A global perspective on the functional responses of stream communities to flow intermittence

Julie Crabot, Cedric P. Mondy, Philippe Usseglio-Polatera, Ken M. Fritz, Paul J. Wood, Michelle J. Greenwood, Michael T. Bogan, Elisabeth I. Meyer, Thibault Datry

Research output: Contribution to journalArticlepeer-review

5 Scopus citations

Abstract

The current erosion of biodiversity is a major concern that threatens the ecological integrity of ecosystems and the ecosystem services they provide. Due to global change, an increasing proportion of river networks are drying and changes from perennial to non-perennial flow regimes represent dramatic ecological shifts with potentially irreversible alterations of community and ecosystem dynamics. However, there is minimal understanding of how biological communities respond functionally to drying. Here, we highlight the taxonomic and functional responses of aquatic macroinvertebrate communities to flow intermittence across river networks from three continents, to test predictions from underlying trait-based conceptual theory. We found a significant breakpoint in the relationship between taxonomic and functional richness, indicating higher functional redundancy at sites with flow intermittence higher than 28%. Multiple strands of evidence, including patterns of alpha and beta diversity and functional group membership, indicated that functional redundancy did not compensate for biodiversity loss associated with increasing intermittence, contrary to received wisdom. A specific set of functional trait modalities, including small body size, short life span and high fecundity, were selected with increasing flow intermittence. These results demonstrate the functional responses of river communities to drying and suggest that on-going biodiversity reduction due to global change in drying river networks is threatening their functional integrity. These results indicate that such patterns might be common in these ecosystems, even where drying is considered a predictable disturbance. This highlights the need for the conservation of natural drying regimes of intermittent rivers to secure their ecological integrity.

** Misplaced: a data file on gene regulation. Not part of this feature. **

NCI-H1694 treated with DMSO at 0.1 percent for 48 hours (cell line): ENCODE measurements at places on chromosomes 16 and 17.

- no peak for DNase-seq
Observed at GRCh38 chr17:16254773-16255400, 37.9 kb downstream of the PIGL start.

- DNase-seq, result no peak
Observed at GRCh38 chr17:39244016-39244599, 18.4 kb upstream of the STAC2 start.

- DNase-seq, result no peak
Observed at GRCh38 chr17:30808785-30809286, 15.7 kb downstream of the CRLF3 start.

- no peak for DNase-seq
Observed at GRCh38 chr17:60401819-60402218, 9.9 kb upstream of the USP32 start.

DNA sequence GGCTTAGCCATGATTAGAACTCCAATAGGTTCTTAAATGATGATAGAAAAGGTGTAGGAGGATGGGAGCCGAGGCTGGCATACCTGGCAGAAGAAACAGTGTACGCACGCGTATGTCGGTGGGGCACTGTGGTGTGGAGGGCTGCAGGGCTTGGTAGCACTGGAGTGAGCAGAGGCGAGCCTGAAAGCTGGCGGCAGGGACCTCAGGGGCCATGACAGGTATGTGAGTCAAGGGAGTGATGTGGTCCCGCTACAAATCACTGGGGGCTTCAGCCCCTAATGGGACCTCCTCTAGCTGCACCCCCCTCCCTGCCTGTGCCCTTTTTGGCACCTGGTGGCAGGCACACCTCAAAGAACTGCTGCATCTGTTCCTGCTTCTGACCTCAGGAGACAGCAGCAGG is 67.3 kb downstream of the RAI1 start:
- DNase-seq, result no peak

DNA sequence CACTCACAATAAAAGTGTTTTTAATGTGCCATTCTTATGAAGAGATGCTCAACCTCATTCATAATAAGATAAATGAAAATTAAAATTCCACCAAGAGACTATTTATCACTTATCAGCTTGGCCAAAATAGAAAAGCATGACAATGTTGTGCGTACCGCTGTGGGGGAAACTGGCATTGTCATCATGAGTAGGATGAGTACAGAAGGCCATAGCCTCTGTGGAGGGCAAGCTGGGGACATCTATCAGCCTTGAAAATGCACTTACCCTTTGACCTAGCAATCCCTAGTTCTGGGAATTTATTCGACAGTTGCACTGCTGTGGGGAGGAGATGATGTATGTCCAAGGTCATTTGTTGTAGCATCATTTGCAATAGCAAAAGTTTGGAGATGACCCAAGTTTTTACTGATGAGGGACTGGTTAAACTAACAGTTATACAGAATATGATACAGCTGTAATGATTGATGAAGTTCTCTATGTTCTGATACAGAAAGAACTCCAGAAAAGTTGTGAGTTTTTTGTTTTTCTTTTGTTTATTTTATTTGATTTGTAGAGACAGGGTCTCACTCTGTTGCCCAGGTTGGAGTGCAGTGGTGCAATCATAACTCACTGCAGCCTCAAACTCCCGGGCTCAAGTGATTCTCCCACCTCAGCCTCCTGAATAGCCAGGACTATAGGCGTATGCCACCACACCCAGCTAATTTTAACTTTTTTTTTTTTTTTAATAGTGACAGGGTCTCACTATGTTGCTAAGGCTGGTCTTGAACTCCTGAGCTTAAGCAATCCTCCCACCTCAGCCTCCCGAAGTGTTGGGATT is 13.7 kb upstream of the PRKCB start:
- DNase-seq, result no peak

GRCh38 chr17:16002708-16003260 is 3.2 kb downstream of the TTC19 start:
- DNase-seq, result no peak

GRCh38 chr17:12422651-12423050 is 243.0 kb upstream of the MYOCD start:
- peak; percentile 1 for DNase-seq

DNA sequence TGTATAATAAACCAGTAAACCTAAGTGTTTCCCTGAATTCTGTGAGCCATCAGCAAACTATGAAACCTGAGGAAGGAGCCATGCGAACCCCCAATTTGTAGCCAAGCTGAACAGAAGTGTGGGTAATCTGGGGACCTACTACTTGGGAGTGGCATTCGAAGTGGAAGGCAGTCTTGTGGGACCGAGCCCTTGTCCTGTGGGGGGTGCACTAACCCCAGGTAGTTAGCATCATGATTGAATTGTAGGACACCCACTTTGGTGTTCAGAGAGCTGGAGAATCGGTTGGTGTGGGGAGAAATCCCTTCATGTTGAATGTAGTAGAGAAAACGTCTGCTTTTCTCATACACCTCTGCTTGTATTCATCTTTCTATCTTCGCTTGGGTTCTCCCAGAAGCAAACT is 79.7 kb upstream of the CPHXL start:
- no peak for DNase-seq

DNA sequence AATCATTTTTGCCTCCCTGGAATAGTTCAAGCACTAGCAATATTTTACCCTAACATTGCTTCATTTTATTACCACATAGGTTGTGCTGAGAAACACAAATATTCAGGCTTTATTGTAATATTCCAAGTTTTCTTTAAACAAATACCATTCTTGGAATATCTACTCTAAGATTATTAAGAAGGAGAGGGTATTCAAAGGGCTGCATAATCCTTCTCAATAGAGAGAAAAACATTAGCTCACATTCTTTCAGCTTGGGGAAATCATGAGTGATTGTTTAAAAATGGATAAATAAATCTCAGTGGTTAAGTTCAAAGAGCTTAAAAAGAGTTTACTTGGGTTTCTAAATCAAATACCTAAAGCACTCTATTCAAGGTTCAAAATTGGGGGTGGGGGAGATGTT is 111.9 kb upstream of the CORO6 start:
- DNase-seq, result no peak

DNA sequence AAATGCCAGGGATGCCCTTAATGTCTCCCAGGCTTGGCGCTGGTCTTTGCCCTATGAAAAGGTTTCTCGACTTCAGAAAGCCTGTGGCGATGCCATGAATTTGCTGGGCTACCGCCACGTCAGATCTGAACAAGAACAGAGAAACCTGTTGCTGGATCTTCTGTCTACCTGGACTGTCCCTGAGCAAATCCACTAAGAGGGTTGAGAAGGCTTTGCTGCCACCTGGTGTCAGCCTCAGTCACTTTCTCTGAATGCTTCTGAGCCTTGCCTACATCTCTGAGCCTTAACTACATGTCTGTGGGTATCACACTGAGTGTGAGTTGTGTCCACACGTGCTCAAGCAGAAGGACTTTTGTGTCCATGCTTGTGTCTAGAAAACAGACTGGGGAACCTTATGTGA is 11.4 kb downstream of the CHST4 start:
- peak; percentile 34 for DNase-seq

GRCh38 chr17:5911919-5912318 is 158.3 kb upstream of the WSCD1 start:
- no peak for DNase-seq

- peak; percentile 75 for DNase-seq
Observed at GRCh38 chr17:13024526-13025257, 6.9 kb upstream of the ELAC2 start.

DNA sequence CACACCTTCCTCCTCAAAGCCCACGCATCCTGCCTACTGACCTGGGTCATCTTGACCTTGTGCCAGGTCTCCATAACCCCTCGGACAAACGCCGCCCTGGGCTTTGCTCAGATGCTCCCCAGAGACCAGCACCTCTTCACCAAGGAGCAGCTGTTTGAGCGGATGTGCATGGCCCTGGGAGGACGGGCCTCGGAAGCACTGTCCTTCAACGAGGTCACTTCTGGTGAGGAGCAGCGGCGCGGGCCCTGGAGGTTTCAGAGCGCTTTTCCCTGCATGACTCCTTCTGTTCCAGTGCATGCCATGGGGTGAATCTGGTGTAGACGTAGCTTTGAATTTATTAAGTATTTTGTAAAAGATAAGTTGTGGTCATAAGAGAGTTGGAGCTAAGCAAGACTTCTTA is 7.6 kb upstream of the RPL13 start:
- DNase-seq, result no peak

Original languageEnglish (US)
Pages (from-to)1511-1523
Number of pages13
JournalEcography
Volume44
Issue number10
DOIs
StatePublished - Oct 2021
Externally publishedYes

Keywords

  • biodiversity loss
  • fragmentation
  • global change
  • life-history traits
  • temporary rivers

ASJC Scopus subject areas

  • Ecology, Evolution, Behavior and Systematics

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